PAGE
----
“Most stores have a limited selection of styles and sizing, and if you are limited, that could make you less excited,” Ms Wiese said. “The risk averse can always leave themselves time to buy something. But you’ll never have that emotional connection to what you’re wearing like you would if you had made it.”
The challenge — regardless of one’s sewing skills — is part of the appeal.
“Everyone told me I was insane to make my own dress,” said Sicily Bennett, 45, an integrative health and wellness coach who lives in New Canaan, Conn., with her husband, Jason Bennett, 48. “My husband thought it was a terrible idea. That made me want to do it even more.”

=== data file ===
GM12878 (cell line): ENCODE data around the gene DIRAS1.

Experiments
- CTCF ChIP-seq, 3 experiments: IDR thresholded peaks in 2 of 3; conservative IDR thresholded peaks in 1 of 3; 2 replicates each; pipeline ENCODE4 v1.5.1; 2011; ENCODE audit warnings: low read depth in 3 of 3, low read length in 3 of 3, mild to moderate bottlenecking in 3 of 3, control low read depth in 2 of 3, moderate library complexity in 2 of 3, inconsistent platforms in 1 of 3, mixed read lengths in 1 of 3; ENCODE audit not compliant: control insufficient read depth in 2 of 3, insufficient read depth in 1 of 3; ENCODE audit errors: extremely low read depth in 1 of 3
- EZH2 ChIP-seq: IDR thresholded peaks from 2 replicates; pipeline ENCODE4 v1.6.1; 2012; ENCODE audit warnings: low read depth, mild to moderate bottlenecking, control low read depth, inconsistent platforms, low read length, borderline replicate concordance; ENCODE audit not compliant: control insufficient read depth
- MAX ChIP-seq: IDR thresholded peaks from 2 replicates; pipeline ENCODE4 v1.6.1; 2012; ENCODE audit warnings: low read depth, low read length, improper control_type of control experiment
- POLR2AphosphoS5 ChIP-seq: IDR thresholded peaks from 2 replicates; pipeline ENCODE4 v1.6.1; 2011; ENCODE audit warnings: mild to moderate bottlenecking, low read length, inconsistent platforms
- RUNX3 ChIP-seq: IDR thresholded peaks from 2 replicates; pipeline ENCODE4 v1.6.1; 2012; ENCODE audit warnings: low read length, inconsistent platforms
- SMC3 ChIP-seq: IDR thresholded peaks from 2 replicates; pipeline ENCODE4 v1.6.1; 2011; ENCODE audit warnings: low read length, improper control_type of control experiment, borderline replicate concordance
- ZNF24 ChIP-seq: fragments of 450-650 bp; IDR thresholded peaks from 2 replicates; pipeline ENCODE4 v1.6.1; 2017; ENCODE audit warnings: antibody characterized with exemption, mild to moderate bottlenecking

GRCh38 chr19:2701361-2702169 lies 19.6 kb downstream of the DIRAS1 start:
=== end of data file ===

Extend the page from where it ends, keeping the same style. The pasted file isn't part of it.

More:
Hoping to prove her fiancé wrong, she hid the fabric and sewing machine in the back of her closet. Ms. Bennett worked on the dress in secret while he was at work.
The process of creating what was supposed to be a simple silk, backless design for their Sept. 24, 2016 wedding in Manhattan, though, was harder than she had anticipated, and so she ended up making her dress twice.
[Sign up for Love Letter and always get the latest in Modern Love, weddings, and relationships in the news by email.]